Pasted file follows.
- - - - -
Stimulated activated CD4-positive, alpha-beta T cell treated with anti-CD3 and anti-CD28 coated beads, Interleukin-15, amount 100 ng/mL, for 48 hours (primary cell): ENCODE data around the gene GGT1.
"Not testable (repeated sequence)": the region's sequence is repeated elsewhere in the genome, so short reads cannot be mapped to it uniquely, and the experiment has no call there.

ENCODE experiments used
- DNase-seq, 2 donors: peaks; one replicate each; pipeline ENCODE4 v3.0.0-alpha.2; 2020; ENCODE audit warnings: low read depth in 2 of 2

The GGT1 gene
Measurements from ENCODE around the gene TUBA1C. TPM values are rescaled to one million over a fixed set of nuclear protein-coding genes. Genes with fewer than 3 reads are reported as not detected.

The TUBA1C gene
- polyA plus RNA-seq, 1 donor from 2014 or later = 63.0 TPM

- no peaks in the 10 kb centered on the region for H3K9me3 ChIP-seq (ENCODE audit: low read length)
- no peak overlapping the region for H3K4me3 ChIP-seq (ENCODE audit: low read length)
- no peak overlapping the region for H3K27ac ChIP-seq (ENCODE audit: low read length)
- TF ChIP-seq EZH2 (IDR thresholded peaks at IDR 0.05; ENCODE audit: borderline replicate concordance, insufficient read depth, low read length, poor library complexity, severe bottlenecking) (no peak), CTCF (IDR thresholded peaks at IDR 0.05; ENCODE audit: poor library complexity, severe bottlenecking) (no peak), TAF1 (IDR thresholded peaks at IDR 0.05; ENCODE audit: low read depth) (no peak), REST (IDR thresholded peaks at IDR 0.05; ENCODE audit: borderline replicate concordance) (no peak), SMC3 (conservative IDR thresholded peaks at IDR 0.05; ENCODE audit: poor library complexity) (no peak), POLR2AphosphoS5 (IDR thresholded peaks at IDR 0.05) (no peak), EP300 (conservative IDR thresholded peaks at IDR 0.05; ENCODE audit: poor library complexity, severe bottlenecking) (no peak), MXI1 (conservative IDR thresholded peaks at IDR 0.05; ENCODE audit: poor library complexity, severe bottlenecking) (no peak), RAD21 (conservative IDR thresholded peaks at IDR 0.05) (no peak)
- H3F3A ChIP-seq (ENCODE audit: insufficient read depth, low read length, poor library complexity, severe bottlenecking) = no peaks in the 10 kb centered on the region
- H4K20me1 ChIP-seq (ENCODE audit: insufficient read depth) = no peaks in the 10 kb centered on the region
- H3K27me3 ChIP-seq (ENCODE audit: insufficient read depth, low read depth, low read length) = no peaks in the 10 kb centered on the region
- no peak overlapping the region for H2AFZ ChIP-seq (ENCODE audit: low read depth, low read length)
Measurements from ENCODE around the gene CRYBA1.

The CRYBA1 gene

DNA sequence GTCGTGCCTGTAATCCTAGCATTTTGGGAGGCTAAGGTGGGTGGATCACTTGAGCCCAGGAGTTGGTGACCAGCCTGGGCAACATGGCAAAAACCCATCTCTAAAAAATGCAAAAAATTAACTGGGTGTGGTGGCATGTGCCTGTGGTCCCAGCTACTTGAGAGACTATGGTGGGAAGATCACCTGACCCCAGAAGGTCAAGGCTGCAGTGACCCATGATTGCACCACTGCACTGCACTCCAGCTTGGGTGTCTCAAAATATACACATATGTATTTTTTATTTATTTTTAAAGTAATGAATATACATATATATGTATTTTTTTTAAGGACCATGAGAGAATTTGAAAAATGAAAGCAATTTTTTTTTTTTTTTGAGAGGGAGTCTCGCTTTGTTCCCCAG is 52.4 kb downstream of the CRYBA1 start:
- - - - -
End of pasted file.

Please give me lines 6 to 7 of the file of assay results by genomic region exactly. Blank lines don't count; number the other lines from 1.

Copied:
Measurements from ENCODE around the gene TUBA1C. TPM values are rescaled to one million over a fixed set of nuclear protein-coding genes. Genes with fewer than 3 reads are reported as not detected.

The TUBA1C gene